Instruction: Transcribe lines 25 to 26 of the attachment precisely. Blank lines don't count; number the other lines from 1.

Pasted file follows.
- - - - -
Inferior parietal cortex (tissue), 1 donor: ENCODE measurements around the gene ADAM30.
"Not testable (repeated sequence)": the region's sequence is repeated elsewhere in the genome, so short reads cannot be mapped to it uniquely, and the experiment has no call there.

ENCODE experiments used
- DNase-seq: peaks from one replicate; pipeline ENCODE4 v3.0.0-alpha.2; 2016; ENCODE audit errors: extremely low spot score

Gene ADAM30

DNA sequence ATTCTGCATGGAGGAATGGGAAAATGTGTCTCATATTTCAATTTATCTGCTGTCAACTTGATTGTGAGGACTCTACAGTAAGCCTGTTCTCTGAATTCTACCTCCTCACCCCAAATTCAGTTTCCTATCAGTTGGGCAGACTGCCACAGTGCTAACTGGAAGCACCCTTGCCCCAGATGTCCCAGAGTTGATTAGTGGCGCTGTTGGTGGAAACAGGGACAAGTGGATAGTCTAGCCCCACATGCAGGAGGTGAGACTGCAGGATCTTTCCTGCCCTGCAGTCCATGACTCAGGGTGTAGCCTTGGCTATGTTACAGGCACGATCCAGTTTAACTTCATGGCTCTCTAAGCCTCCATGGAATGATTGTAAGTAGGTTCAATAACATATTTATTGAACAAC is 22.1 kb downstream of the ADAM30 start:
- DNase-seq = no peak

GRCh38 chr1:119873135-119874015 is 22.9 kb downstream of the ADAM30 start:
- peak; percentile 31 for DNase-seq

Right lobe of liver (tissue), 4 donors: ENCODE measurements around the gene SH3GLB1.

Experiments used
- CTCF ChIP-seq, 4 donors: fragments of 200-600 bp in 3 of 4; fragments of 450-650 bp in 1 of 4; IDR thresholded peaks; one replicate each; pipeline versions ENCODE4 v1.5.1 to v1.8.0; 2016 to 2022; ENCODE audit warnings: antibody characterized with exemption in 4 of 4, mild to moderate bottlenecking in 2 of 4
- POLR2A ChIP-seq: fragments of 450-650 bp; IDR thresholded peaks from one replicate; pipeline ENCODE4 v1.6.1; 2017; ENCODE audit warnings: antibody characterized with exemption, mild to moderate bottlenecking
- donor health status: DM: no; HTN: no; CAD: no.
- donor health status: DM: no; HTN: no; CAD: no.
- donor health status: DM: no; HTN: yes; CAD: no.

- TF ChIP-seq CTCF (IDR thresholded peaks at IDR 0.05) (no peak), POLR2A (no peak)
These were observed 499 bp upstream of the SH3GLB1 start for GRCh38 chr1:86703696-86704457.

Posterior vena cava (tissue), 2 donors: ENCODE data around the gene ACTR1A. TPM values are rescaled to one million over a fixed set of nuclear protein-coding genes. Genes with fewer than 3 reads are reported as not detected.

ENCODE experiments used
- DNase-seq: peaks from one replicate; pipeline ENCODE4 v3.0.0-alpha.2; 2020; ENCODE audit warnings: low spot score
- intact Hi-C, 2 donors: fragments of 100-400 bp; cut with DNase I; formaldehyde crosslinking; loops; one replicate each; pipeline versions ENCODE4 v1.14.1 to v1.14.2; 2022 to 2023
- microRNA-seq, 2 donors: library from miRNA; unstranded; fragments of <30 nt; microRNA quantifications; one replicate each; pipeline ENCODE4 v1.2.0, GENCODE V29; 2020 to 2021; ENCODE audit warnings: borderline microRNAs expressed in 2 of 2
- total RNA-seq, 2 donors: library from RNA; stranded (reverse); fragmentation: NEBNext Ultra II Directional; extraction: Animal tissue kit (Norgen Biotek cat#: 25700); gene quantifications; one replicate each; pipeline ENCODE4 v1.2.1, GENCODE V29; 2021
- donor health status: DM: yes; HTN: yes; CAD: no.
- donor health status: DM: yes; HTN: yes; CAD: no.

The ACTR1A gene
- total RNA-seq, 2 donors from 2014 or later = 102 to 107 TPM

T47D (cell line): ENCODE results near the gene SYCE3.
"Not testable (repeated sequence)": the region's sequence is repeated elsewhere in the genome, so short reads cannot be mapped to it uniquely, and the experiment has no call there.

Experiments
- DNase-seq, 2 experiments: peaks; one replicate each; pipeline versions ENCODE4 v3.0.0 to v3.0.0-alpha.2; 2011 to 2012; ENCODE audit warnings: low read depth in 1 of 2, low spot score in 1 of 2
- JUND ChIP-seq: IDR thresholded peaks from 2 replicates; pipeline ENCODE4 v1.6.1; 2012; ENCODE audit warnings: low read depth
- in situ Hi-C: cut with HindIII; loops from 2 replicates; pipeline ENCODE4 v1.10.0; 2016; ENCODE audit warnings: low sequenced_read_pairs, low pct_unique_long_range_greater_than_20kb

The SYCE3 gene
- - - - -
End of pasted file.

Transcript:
- donor health status: DM: yes; HTN: yes; CAD: no.
- donor health status: DM: yes; HTN: yes; CAD: no.